Better Bladder Health with Cannabis?

The endocannabinoid system might be one of the most fascinating and most complex regulatory systems of the human body. Unlike many other areas of medicine, where basic domains of influence are well established, the endocannabinoid system represents an open, unsettled territory for bold researchers. New effects mediated by the system are being discovered constantly and in some of the most unlikely places. Effects are not limited to activation or deactivation of cannabinoid receptors alone. The system has shown itself capable of affecting the body through other side routes, as exhibited by CBD, which has numerous therapeutic qualities yet a surprisingly low affinity for either type of cannabinoid receptor. As is the case with most scientific research, new questions often arise from unexpected results from other experiments (think post-it notes arising from super glue research). In the case of bladder research, the first studies to indicate that cannabis might be helpful in relieving overactive bladder stemmed from studies of multiple sclerosis (MS) patients. MS can frequently lead to bladder spasms and other incontinence issues as muscles deteriorate. Patients using Sativex (a popular extract of cannabis) noted reduced urinary urgency and number of incontinence episodes. This observation lead to a multi-center study involving over 600 patients who self-reported reduction of bladder issues while taking Sativex. While results of the survey indicated a reduction in problems, self-reported studies are only meant as initial inquiries because they are subject to bias, differing standards, poorly-defined language in questionnaires, etc. However, this study none-the-less encouraged researchers…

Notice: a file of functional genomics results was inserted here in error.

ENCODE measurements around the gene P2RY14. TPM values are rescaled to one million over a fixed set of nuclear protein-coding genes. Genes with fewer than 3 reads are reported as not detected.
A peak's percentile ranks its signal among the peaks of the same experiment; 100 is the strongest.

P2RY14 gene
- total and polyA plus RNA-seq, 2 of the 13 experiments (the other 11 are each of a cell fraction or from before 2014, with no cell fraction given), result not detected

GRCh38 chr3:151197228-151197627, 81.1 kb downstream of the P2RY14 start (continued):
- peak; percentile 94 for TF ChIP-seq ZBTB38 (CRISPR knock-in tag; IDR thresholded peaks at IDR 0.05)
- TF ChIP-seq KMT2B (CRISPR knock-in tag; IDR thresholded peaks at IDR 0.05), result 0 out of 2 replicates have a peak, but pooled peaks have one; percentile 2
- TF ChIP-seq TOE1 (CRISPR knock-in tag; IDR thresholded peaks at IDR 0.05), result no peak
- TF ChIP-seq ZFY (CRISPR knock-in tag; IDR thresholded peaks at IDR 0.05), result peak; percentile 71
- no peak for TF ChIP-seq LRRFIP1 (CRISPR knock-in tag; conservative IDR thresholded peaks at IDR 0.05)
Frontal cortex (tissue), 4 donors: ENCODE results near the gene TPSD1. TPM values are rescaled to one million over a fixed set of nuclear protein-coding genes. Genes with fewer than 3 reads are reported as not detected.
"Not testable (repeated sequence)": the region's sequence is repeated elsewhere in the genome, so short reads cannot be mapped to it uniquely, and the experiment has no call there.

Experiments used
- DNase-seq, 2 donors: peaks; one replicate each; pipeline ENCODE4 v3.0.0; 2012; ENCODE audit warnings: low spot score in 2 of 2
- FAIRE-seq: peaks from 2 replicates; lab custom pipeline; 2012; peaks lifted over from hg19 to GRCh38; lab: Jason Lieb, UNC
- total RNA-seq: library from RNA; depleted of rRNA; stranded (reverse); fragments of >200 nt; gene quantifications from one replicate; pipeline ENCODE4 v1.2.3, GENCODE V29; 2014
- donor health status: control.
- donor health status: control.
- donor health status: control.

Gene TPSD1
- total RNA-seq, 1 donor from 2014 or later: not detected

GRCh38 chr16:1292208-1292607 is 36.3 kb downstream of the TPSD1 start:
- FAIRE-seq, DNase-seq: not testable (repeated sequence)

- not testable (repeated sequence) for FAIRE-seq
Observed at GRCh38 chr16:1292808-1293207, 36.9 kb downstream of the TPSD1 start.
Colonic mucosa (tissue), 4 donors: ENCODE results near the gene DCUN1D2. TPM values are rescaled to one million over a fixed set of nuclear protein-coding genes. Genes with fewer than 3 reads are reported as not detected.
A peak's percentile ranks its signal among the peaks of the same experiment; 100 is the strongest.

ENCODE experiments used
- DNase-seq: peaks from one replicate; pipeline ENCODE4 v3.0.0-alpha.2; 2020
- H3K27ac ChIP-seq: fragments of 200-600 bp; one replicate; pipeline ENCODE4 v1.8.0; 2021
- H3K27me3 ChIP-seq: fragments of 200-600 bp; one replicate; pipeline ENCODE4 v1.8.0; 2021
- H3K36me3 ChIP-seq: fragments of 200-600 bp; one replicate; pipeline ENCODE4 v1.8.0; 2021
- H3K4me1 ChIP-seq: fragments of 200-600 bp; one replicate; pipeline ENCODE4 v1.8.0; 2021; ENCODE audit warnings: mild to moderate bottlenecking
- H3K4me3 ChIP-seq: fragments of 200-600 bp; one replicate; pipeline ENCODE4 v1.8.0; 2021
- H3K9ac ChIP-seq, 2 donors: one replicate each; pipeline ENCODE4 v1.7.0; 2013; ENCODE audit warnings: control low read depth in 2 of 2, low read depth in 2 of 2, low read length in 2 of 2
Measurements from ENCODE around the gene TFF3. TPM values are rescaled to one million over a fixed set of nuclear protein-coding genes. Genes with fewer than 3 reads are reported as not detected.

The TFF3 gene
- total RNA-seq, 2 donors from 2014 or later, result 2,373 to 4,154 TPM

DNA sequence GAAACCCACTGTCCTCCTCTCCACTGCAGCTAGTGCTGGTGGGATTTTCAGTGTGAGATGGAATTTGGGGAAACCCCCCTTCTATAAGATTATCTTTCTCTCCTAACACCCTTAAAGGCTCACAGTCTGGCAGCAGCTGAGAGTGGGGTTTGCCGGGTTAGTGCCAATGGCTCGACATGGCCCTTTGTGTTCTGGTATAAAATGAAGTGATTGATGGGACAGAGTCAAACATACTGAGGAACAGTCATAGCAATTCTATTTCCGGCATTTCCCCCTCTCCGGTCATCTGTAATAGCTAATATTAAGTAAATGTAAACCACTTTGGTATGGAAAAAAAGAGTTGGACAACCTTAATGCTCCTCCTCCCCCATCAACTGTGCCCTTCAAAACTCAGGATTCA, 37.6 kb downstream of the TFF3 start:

THC May Help Break Down Harmful Memories

Lately cannabidiol (CBD) has been hogging the therapeutic limelight; it’s an anti-inflammatory, an anti-tumor, and it helps inhibit psychotic behavior. THC, the psychoactive chemical most prized in the recreational community, has been deemed to have less potential for therapeutic use, in part due to the side effects that accompany dosage. For this reason, much clinical research has shifted toward CBD and away from THC. However, THC’s psychedelic, mindset-altering activity is exactly what lends it therapeutic benefits in situations involving memory and fear consolidation. Fear memory consolidation occurs after a painful memory is acquired, and is the process through which that memory is stabilized in the brain. Although not all aspects are understood, we know that the consolidation process involves strengthening synapses the brain deems useful and paring down synapses the brain deems less useful. Aside from this process, memories are also converted from being dependent on the short-term memory region of the brain to being independent of this region and placed in a longer-term storage area. However, memories are also capable of being re-consolidated and forming new associations. To put all of this into practical terms, someone suffering from Post-Traumatic Stress Disorder (PTSD) stemming from military service may initially suffer injury while hearing an unrelated stimulus, such as a warning siren. The brain may then associate the pain and injury with that sound. Unfortunately, as the individual returns to normal society and hears similar sounds, such as ambulance sirens, those memories and fears may resurface, causing additional pain, aggression, and…